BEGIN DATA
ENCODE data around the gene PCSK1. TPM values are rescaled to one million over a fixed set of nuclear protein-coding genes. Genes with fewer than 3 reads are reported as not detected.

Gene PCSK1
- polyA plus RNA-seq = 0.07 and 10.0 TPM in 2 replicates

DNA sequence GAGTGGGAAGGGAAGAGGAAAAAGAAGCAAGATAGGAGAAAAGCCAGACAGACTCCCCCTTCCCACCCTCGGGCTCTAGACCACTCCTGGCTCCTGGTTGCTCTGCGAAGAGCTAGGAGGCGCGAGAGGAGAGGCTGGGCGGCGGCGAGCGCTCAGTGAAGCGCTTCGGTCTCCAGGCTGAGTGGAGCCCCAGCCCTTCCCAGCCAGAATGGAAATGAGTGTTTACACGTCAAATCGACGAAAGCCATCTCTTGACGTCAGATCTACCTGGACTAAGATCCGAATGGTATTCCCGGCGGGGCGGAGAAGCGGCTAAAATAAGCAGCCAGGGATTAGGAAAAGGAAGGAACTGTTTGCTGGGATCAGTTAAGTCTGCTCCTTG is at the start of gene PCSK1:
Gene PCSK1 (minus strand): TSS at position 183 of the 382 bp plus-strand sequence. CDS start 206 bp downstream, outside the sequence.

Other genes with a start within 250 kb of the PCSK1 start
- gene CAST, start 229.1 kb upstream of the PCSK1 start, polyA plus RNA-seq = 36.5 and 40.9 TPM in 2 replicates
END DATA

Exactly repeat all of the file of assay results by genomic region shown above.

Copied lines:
ENCODE data around the gene PCSK1. TPM values are rescaled to one million over a fixed set of nuclear protein-coding genes. Genes with fewer than 3 reads are reported as not detected.

Gene PCSK1
- polyA plus RNA-seq = 0.07 and 10.0 TPM in 2 replicates

DNA sequence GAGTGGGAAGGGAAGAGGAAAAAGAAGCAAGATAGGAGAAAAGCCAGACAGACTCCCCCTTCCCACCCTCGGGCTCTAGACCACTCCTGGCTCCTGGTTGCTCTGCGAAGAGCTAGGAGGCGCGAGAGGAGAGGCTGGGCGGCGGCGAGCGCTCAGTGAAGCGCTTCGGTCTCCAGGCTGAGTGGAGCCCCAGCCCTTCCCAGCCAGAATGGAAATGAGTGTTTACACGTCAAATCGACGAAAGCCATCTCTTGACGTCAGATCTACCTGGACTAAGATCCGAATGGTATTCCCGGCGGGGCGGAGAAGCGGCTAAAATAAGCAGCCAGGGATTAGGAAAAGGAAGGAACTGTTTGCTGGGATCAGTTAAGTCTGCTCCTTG is at the start of gene PCSK1:
Gene PCSK1 (minus strand): TSS at position 183 of the 382 bp plus-strand sequence. CDS start 206 bp downstream, outside the sequence.

Other genes with a start within 250 kb of the PCSK1 start
- gene CAST, start 229.1 kb upstream of the PCSK1 start, polyA plus RNA-seq = 36.5 and 40.9 TPM in 2 replicates